Since 2014, supporters like you have worked with us to provide access to safe water for people in Zimbabwe and Vanuatu. ‘Safe Water’ is more than just clean water to drink – and the whole picture is even bigger than just water tanks and boreholes.
Safe Water September has always been about more than drinking water. Our partners work with communities to address many issues that come with a lack of clean water. This includes improving the quality of water. It also includes making it safe to access and collect, and managing water well to benefit the whole community. We’ve seen a school reopen, small businesses start and, of course, people’s health improved. Clean drinking water has always been a crucial part of our partners’ work, but there’s so much more that ‘Safe Water’ can achieve.
The even bigger picture of Safe Water includes hygiene and sanitation. This means good hygiene resources and education, like proper handwashing. It also means access to proper sanitation facilities, which helps keep water from being contaminated. Safe Water, Sanitation and Hygiene go hand in hand.
This “bigger picture” is referred to as WASH (Water, Sanitation and Hygiene). And it’s so important to people’s wellbeing, that it’s one of the UN’s Sustainable Development Goals. (https://sdgs.un.org/goals/goal6)
Safe Water September has always supported WASH projects. Our local partners have been working to bring effective water solutions to communities in need. Thanks to your support, Safe Water September has grown, and so has our capacity to support more projects that focus on the Hygiene and Sanitation aspects of WASH.
There is a great need for effective hygiene and sanitation. Many people around the world have no choice but to go to the toilet in the open — this is known as ‘open defecation’. This puts them at great risk that could otherwise be prevented.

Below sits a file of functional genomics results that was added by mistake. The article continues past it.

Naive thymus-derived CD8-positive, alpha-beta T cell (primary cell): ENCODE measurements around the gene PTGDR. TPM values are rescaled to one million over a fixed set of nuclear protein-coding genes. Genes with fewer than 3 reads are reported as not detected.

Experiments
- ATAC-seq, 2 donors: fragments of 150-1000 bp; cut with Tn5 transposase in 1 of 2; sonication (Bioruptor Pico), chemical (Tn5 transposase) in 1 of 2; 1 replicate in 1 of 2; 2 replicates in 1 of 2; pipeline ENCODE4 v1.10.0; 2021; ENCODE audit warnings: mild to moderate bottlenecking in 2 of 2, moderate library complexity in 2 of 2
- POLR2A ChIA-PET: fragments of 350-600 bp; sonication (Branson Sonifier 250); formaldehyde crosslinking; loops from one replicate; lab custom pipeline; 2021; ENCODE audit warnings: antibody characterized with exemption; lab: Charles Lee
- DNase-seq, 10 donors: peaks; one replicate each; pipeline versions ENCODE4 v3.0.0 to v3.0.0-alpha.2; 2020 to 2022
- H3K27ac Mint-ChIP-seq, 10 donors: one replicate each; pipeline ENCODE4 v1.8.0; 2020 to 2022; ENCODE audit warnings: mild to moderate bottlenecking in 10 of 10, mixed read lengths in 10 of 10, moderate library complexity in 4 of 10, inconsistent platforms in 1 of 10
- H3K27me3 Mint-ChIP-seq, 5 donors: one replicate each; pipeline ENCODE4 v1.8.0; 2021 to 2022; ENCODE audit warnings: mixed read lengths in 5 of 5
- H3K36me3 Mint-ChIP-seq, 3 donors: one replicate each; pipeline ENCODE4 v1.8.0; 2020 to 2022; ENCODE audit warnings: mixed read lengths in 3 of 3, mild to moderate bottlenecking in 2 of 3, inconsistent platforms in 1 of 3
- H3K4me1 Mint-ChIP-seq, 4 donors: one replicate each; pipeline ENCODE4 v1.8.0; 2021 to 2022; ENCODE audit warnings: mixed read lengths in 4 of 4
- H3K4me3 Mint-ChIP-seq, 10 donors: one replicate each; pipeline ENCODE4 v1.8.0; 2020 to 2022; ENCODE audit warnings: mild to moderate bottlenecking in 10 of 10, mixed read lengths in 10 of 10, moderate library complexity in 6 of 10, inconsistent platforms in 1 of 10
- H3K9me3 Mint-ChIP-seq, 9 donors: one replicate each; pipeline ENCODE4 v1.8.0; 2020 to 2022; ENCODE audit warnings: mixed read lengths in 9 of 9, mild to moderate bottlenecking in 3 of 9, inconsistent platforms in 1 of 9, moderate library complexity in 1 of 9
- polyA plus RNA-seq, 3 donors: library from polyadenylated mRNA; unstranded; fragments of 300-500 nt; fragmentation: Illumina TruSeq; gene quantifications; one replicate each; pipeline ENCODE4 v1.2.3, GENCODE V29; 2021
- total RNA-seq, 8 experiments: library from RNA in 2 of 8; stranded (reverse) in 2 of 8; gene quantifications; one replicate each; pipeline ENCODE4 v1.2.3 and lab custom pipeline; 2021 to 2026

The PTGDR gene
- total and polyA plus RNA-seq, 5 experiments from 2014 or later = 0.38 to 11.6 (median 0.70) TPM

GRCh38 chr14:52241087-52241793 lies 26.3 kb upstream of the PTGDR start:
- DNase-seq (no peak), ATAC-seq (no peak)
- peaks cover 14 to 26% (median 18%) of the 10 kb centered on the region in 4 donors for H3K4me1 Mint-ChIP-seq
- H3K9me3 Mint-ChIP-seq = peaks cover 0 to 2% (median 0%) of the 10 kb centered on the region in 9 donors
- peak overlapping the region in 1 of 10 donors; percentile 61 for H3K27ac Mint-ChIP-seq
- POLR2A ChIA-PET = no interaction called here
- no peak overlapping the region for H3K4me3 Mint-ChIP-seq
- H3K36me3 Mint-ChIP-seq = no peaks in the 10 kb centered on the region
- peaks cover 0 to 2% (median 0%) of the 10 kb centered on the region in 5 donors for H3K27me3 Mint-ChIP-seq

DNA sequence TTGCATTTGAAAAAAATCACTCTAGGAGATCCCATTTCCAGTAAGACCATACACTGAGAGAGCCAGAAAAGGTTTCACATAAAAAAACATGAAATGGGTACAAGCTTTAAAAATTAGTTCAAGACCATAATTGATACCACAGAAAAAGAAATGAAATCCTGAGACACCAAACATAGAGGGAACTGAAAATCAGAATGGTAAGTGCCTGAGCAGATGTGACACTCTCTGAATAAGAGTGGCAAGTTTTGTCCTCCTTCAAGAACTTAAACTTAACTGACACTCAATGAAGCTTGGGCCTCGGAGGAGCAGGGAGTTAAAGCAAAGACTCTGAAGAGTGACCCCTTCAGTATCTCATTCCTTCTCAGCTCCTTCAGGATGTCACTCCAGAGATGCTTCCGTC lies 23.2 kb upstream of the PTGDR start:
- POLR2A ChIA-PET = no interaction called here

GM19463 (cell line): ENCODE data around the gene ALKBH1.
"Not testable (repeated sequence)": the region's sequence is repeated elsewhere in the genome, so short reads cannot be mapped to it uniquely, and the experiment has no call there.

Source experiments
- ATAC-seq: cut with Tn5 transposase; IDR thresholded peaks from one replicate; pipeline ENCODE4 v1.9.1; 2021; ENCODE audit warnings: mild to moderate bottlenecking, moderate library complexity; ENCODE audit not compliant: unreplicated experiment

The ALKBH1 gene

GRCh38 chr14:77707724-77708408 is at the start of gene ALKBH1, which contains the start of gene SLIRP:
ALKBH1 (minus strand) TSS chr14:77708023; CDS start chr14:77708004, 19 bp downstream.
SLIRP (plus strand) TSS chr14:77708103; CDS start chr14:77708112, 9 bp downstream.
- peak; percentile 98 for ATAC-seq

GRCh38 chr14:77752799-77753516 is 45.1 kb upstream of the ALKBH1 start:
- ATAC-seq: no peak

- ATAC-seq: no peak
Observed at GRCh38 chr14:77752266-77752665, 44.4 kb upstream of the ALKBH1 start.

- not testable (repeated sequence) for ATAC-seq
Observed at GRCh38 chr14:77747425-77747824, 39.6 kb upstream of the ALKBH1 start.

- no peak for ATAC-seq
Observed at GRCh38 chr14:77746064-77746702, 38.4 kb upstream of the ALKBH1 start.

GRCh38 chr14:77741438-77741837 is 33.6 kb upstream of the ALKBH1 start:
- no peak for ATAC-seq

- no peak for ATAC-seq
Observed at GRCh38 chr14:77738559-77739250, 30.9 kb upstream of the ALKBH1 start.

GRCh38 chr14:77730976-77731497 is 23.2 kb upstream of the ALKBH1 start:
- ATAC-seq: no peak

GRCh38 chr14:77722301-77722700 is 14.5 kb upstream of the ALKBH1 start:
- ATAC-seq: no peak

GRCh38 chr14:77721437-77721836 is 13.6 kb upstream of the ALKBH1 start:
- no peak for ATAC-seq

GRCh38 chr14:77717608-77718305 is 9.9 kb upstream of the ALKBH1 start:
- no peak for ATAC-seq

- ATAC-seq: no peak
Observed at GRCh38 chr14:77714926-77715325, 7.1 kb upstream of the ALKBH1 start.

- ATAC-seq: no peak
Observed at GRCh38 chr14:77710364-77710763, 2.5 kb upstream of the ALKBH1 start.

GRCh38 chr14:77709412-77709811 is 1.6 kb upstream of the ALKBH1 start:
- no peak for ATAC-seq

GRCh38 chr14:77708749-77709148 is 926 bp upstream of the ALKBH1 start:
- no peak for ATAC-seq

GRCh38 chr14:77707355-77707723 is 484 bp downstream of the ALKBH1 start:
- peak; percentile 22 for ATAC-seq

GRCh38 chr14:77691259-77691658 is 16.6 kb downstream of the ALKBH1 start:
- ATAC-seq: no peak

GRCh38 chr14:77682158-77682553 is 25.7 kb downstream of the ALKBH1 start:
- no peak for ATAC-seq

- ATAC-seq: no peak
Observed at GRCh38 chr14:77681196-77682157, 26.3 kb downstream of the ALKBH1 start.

For example, open defecation leads to exposed waste and it often occurs alongside a lack of proper handwashing. This increases the risk of bacterial and surface contamination. This can be very dangerous, especially in the face of the COVID-19 pandemic.
Waste from open defecation can also end up in rivers and catchments. This often contaminates the supply of drinking water. Drinking contaminated water leads to diseases like diarrhoea and cholera. These preventable illnesses can be fatal to people who already lack medical care. Children are especially at risk. Open defecation has been linked to increases in malnutrition and stunted growth.
Women and girls are also placed at risk of gender-based violence. The lack of enclosed space and privacy increases vulnerability. They may face violent attacks and sexual assault.
These are critical issues. That's why Safe Water September is now contributing to WASH projects that focus on these needs. We are now partnering in Bangladesh, to help give people in need improved sanitation, good hygiene and, of course, access to water. We’ll be sharing more information about this project very soon on the Safe Water September blog and in next month’s In Partnership.
Safe Water makes a critical difference to people’s lives. Every person deserves to have safe drinking water. Every person deserves proper hygiene education. And every person deserves safe, clean sanitation facilities. Safe Water September aims to turn that ideal into reality.
Drink Water. Give Water. It’s that simple! You can take part in the Safe Water September challenge! For every $25 raised, one person gains access to safe water in Bangladesh, Vanuatu or Zimbabwe.
To find out more and sign-up for Safe Water September, visit our website at www.safewaterseptember.org.au. Whether you take the challenge, supply your church with resources, or donate to those taking part — you’ll make a real difference to people without safe water.